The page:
Behind the Video: "Breathe Again" by Pop Evil

by Carl Wiser

Director Johan Carlén breaks down the video for "Breathe Again" by Pop Evil.

If you set an episode of Black Mirror to a potent rock song and compressed it to 3:24, you'd get something like Pop Evil's "Breathe Again" video. Directed by Johan Carlén, it finds a woman with a flashing cube on her head entering a strange world and trying to escape.

The song was released in November 2020, with with video appearing in February 2021. "Breathe Again" is the "Evil" side of the band, a full-tilt rocker that's a kind of catharsis. "There was something special about the song," lead singer Leigh Kakaty told Songfacts. "I knew it was going to connect with our fans." Kakaty added, "We wanted to let our metal roots shine."

Carlén, from Sweden, has directed several Pop Evil videos, including "Behind Closed Doors" and "Trenches." Here, he goes behind the video to explain the concept and execution of "Breathe Again."
George Cappellini, the band's manager, approached me with the song last year. He's also the manager for Avatar, that I work with, by the way. The song is very Pop Evil. Strong and with a chorus that stays in your head.

When I sat down to come up with a video I looked for certain things in the song's lyrics to build upon. "Breathe Again" is saying that you once could breathe free, something happened that stifled that, but you managed to break free to be able to breathe again. So that's how I came up with the concept of a person being trapped inside what is clearly not a place of her own choosing. And the cube on her head being both a symbol of something forced onto her but also serving as a visual hook. "It's the video with the cube-head girl." And a cubical world is easy to create, but still visually interesting if done right. It also ties into the theme I decided for the video, that is "think outside the box." Box = cube. George and the band loved the idea and I started creating the story.

The song has a strong sense of forward motion so I wanted the story of the video to have that too, first introducing the world and the character, then having something happen that changes the situation for the character. She accidentally breaks a small part of the cube and can't open the doors anymore. She tries to but fails.

To raise the stakes and tension I introduce what is called a "ticking clock element." In this case the world is starting to collapse and being sucked into a black hole. This forces the character to try out new solutions for her problem. Her first attempt, to replace the broken part of the cube with something that has the same but not the correct function, fails, raising the tension even more. And this is where the theme of the video comes in. During the entire video there are these narrow paths in the walls. With the cube on her head she would never fit through them, though, and that made her only see them as design details. So by breaking the entire head cube, and visualizing her very clearly putting her state of mind from inside the box to outside the box, she comes up with a way to escape. A way that was there from the start but she couldn't see it because at that point in time she only thought doors could be exits.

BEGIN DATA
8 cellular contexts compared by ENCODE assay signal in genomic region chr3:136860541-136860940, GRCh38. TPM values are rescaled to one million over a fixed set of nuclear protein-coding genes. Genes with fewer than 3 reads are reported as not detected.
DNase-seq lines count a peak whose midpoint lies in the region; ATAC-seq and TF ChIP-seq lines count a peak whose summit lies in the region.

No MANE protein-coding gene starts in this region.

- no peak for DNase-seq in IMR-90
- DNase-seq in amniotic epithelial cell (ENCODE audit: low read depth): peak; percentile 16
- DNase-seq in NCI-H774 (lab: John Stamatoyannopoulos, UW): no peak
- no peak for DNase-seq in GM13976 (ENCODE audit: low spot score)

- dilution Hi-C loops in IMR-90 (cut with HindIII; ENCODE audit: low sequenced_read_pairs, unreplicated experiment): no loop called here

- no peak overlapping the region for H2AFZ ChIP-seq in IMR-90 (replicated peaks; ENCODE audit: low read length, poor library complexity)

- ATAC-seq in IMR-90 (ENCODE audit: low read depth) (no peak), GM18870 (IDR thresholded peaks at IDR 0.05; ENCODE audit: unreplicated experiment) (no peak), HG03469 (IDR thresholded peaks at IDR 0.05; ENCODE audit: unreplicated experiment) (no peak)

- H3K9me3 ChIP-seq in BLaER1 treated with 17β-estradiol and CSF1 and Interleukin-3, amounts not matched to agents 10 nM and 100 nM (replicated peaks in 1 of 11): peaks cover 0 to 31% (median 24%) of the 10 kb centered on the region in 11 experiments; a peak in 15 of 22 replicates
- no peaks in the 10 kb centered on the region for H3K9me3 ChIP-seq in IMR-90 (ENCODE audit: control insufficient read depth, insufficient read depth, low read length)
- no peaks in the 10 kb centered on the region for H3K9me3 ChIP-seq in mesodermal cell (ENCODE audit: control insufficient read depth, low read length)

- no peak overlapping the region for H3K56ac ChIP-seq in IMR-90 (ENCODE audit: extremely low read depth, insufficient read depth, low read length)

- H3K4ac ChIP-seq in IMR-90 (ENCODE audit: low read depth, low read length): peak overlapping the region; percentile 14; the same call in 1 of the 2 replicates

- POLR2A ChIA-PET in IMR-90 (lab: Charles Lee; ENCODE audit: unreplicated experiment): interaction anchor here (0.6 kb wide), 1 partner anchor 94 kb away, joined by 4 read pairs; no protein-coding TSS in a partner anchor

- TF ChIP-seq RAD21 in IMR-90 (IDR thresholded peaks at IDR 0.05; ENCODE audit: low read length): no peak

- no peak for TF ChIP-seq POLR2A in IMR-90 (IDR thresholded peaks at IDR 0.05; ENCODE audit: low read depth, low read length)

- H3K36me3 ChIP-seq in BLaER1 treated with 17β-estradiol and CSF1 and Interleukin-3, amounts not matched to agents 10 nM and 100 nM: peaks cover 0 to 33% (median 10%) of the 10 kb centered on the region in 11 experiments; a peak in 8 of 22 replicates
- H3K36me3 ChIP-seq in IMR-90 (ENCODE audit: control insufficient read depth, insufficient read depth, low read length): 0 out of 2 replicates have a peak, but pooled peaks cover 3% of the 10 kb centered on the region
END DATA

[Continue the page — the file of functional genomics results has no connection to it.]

Johan CarlénJohan Carlén
This idea also comes from the fact that I really love video games and thought of this as a puzzle in, for example, a Zelda game. To use an example from a game in that series, to light a torch that is out of reach you have to think outside the box and use a reachable torch to light an arrow and fire onto the torch that is out of reach to light it. I wanted that for the video. When you finally see it you go, "Oh, of course."

Shooting this video was a bit tricky because of the pandemic, so we shot all parts with the cube-head girl here in Sweden in a green-screen studio. The band was shot by other teams in England and the United States. I was present for the band shoots on Zoom to direct and overlook photography. In my original idea I wanted the shots of the band to be in black and white to contrast against the colorful story part, but Leigh came up with the idea to have parts of the lyrics shown as text and the band parts being in color. Looking at the end product I think that was the correct call and a good idea. To shake the band parts up even more I came up with the effect that breaks them down to pixels. Since the 3D version of a pixel is, you guessed it, a box/cube.

May 24, 2021
See more of Johan's work at johancarlen.nu

Further reading:
Behind the Video: "Morrigan" by Children of Bodom
Behind the Video: "Amerika" by Wintersleep
Mike Pecci on Making Music Videos

More Song Writing

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